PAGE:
Don’t let scammers catch you off guard

June marks Scams Awareness Month, which aims to highlight con artists’ common tactics and help prevent people losing cash to them.

June marks Scams Awareness Month, which aims to highlight con artists’ common tactics and help prevent people losing cash to them.

Fraudsters will sometimes jump on recent events to make their scams appear more authentic – such as a bank’s IT issues or tax deadlines. But even if a text, email or phone call you receive appears genuine, stop and think before taking any action. Here are some warning signs to watch out for.

Know who you’re dealing with

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Fraudsters use high-profile issues with banks as a way of making their approaches appear more plausible. Action Fraud says it’s recently seen a jump in fraudsters sending out fake text messages and phishing emails claiming to be from TSB, exploiting the computer chaos at that bank.

How to protect yourself: A text may look genuine, but if you are curious about following up, contact the company directly via a known email or phone number, such as the one on the back of your bank card. A genuine bank will never contact you out of the blue to ask for your full Pin or password.

Be wary if you are offered a ‘tax refund’

Criminals take advantage after the end of the tax year in April, by sending fraudulent emails and texts pretending to offer tax refunds. These include links which take victims to fake websites, where their personal and financial information can be stolen. According to Action Fraud, fraudsters also use spoofed calls and leave victims voicemails claiming they owe unpaid tax to HM Revenue and Customs (HMRC).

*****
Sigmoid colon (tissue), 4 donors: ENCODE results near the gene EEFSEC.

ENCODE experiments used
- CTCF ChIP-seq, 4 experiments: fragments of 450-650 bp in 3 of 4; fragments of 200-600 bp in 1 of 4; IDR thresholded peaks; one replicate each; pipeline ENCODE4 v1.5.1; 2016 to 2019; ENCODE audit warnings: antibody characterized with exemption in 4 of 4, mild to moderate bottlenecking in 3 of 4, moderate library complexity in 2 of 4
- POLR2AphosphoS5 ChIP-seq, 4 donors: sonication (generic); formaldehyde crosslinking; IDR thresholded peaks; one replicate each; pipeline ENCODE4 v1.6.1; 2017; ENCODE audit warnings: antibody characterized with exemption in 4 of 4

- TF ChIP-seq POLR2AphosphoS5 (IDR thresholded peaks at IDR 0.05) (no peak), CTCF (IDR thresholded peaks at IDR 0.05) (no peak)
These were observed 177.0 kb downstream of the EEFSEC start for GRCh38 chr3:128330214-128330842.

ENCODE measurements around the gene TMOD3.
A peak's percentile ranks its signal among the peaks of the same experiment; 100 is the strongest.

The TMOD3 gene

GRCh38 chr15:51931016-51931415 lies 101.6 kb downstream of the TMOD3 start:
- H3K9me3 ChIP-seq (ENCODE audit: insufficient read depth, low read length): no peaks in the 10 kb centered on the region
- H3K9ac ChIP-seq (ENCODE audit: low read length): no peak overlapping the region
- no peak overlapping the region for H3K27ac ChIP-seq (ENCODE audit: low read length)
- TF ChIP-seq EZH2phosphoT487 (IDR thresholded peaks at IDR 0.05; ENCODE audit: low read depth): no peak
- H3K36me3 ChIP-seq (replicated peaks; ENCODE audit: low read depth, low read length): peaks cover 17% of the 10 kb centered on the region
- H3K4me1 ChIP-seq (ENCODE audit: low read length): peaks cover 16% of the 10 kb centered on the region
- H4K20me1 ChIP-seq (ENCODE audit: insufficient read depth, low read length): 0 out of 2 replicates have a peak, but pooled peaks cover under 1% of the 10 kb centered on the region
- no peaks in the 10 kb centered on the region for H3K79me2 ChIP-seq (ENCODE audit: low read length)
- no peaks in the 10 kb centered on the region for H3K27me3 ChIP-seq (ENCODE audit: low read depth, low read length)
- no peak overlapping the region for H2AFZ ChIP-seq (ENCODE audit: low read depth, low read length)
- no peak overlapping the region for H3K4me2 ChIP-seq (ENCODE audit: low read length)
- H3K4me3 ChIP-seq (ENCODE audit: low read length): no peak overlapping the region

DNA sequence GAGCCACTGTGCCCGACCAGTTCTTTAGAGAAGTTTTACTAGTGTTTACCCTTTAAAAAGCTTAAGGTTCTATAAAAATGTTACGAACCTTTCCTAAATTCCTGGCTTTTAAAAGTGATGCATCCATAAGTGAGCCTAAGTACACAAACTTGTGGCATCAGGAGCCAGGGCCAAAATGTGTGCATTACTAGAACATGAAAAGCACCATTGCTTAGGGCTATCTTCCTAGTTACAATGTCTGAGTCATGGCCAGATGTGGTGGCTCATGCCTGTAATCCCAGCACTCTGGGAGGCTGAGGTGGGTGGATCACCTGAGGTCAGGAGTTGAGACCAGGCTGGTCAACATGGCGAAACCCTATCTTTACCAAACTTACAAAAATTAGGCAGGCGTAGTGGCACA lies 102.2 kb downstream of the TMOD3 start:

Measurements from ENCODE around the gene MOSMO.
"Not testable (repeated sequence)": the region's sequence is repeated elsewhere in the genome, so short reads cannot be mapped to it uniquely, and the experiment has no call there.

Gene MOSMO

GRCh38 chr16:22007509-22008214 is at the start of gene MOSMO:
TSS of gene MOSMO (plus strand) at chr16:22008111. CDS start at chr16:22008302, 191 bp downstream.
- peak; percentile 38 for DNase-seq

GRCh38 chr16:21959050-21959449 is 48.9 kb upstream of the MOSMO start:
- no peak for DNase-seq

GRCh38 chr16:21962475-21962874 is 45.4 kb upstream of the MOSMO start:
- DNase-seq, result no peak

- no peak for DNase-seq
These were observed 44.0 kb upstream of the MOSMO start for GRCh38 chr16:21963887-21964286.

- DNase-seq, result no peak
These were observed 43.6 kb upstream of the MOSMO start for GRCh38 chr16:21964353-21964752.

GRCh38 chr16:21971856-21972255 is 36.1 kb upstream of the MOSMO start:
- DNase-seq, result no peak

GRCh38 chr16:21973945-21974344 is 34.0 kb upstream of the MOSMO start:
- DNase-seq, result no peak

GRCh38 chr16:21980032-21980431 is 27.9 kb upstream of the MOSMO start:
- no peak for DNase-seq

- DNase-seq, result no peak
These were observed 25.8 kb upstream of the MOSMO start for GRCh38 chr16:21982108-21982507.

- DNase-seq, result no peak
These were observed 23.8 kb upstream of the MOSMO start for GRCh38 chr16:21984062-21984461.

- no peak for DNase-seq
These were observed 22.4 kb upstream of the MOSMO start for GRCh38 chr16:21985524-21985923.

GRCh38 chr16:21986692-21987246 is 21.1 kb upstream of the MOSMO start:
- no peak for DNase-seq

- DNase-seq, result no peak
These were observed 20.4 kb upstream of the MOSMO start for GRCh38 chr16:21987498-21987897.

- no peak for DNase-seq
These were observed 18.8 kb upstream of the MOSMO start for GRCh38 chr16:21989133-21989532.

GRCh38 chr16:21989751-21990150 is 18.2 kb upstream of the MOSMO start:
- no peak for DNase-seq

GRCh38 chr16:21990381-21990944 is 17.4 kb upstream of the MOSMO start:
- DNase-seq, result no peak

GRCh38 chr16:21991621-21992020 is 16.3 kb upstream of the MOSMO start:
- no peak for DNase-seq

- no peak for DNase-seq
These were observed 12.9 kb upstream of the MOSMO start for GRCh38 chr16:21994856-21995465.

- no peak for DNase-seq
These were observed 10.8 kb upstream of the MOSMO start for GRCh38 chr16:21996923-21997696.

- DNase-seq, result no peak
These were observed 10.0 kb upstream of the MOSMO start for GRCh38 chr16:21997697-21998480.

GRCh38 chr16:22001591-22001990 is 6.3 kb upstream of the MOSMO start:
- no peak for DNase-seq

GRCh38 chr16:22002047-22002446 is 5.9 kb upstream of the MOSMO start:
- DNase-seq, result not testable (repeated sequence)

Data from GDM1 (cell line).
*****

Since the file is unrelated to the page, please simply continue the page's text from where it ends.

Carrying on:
How to protect yourself: Don’t give out private information, or reply to texts, download attachments or click on links in emails you weren’t expecting. Phishing emails can be forwarded to HMRC at [email protected].

Watch out of you are offered a ‘discount’ out of the blue

People are receiving cold calls from scammers purporting to be from TV service providers, claiming their subscription needs to be renewed or offering an “upgrade” on their equipment or package. Victims are asked for bank details for the discount to be processed and scammers may also ask for scanned copies of identification documents, such as passports.

How to protect yourself: Don’t assume a caller is genuine just because they know your basic details. Criminals can exploit the names of well-known companies to make their scams appear realistic. Always be wary if you’re pressured to make a purchase quickly.

Watch out for the scammer in the suit

Citizens Advice has seen a jump in professional and financial scams where people pretend to be from financial and legal services being reported to its consumer service. It has seen evidence suggesting investment scams, such as cryptocurrency and holiday timeshares, are on the rise. Fraudsters may also intercept emails from a legitimate solicitor and pose as them.

How to protect yourself: Pause for thought and remember that if a deal sounds too good to be true, it probably is. Check the Financial Conduct Authority’s warning list at

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